In a move beyond parody, London South Bank University's Student Union removed posters from its Atheists Society depicting a god on the grounds that they were offensive. The god in question was the Flying Spaghetti Monster, a deity invented as satire in protest against the teaching of Intelligent Design in Kansas; a god that, quite literally, nobody believes in.
The bottom line is, vocational education which is stretching, rigorous and based on employers' needs is extremely valuable. I know that. Employers know that. Let's get the message out there.
There is no denying that amongst the recruitment agencies, from your large international firms to your small high street based firms, there are some CV hungry, cut and shut agencies that are uninterested in the candidates they have on their books. However, nowadays these are in the minority and don't tend to last very long.
Nobody wants violence at universities, from police, students or otherwise, and nobody wants buildings damage and trouble caused. Yet it can't be denied that there are legitimate questions to ask about the future of higher education in this country.
This year the Tories are preparing a new, massive attack on students, which promise to be as regressive and damaging to the future of millions of people as the trebling of tuition fees has been - plotting to sell all our student loans to private debt collectors, who are hungry to make a profit out of saddling us with more debt than we signed up to. Students are, however, building a movement to stop the government in its tracks.
No-platform policies are not a form of Orewellian censorship - they are a reasonable concept encouraging self-regulation. Rather than 'banning' individuals outright, we as students must place significant pressure on the relevant authorities to withhold the right of certain individuals to speak at certain times on campus.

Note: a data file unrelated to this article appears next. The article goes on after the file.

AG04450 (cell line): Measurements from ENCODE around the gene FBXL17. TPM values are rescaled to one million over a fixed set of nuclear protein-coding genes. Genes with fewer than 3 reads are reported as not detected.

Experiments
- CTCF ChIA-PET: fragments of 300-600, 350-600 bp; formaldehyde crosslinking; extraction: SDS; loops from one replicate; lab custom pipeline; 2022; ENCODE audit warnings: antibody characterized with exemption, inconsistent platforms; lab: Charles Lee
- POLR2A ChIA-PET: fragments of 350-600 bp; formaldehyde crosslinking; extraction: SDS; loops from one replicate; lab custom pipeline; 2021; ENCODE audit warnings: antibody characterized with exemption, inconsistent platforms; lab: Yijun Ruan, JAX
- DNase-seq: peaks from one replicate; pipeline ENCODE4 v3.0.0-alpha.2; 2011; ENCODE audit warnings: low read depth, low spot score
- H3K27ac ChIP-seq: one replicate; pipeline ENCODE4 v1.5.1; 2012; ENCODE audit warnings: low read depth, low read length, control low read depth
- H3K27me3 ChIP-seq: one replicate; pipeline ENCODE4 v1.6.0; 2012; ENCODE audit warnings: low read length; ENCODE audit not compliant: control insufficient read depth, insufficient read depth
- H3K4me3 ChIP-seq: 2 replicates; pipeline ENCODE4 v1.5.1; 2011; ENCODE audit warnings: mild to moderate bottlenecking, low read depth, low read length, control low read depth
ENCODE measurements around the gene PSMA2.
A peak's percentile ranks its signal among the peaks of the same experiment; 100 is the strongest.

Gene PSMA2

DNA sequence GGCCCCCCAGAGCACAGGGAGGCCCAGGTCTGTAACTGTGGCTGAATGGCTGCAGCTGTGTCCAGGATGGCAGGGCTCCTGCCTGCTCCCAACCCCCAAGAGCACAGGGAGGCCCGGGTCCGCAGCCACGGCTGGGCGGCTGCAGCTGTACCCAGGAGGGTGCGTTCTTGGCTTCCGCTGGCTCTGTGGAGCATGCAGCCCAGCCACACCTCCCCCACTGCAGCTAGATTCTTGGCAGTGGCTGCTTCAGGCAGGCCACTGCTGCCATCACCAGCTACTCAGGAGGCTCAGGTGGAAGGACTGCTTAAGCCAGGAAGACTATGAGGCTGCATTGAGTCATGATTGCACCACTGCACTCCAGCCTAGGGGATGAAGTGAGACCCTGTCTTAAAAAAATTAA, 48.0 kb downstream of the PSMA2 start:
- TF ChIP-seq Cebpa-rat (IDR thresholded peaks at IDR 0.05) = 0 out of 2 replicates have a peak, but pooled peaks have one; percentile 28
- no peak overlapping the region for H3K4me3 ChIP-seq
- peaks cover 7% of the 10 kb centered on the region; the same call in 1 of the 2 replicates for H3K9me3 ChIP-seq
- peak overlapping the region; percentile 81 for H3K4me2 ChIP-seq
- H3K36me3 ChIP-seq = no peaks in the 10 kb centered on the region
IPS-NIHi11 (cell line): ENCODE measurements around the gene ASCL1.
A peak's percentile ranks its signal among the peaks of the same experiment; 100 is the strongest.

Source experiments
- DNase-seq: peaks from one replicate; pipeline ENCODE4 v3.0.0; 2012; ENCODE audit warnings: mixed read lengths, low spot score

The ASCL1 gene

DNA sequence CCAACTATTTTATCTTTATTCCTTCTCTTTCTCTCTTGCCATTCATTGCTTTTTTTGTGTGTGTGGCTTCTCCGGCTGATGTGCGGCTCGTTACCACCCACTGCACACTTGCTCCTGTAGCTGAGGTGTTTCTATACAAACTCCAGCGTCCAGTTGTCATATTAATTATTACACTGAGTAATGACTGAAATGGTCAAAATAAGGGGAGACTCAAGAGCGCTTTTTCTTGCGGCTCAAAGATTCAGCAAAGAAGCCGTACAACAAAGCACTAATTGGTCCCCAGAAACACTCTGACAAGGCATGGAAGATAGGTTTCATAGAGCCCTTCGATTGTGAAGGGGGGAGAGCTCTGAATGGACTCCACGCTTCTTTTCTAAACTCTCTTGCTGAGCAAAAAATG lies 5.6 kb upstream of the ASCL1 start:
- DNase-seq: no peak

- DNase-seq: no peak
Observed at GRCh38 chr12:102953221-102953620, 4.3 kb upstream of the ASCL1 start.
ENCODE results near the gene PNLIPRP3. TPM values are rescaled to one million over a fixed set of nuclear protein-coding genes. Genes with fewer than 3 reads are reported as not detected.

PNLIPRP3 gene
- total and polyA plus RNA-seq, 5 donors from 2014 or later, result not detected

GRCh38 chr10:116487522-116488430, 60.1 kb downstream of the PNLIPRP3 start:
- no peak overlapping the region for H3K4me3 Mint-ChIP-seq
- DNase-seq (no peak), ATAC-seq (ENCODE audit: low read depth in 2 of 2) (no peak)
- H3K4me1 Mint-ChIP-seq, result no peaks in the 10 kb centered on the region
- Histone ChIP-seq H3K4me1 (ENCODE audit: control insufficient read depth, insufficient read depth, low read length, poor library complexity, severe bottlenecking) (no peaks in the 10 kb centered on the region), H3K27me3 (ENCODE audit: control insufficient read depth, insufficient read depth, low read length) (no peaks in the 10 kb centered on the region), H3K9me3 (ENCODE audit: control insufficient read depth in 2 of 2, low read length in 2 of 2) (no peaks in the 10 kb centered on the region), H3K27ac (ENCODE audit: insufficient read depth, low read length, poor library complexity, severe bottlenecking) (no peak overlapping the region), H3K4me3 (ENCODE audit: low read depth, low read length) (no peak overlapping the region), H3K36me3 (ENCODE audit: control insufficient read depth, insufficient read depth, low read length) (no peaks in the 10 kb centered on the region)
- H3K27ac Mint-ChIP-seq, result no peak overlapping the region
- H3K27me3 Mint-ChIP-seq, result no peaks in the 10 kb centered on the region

Is 2014 the year when tuition fees rise yet again for struggling UK students? According to the BBC, UK universities are already dissatisfied with a tu...
Business needs to engage in their local communities and work with schools more directly. However, this must be more than getting business people in to give the occasional talk. Business should offer placements and deliver workshops - to provide the much needed insight into the skills that young people need. We should also be working with them to create innovative ways of providing resources, information and case studies.
A degree, with its ever-elevated status, has become a means to a personal end. This elevated status, coupled with the economic concern of students, has also led to a proliferation of new degree subjects. It is now possible to study almost anything at university. And yet, many of these courses simply don't suit a degree structure, an issue many concerned with higher education seem all too happy to ignore.
It is outrageous that this man has spoken to some of history's most evil personalities - yet he refused to debate with my fellow Oxford student, Eylon Aslan-Levy, purely because of his nationality. As Galloway plans to visit other campuses across the UK, I hope to use this blog to inform my fellow students that Galloway should never be made welcome on any University campus.
The TRC sessions are an excellent way for Canadians to become educated on a crucial part of their history. Uncovering past injustice and inviting it into public discourse is a basic step in addressing discrimination against Aboriginal communities.
The historic announcement at the end of last year that the Government is going to fund the removal of limits to the number of students going to university raises some interesting questions for higher education as we enter 2014.
Last week, UCAS applications closed and school leavers began the nervous wait for replies from their preferred universities. In fact, many will have already received offers, with applications for Oxbridge and some specialist courses closing back in October.
This is a genuinely exciting opportunity for our students' unions. With a history of seeking change for the better and tackling discrimination, they are uniquely placed to speak up for and strengthen the No More Page 3 movement.
Massive open online courses (MOOCs) seem to hold out the possibility of universities reaching ever greater audiences. Yet one of the risks of university expansion is that increasing participation may be confused with widening it.
People who don't like Birmingham listen up: next time you feel like imposing your misinformed, terribly executed, utter bollocks on a poor unsuspecting Brummie why don't you think twice about it? You could even get yourself down to Birmingham to see if your tired shit is in any way reflective of the truth...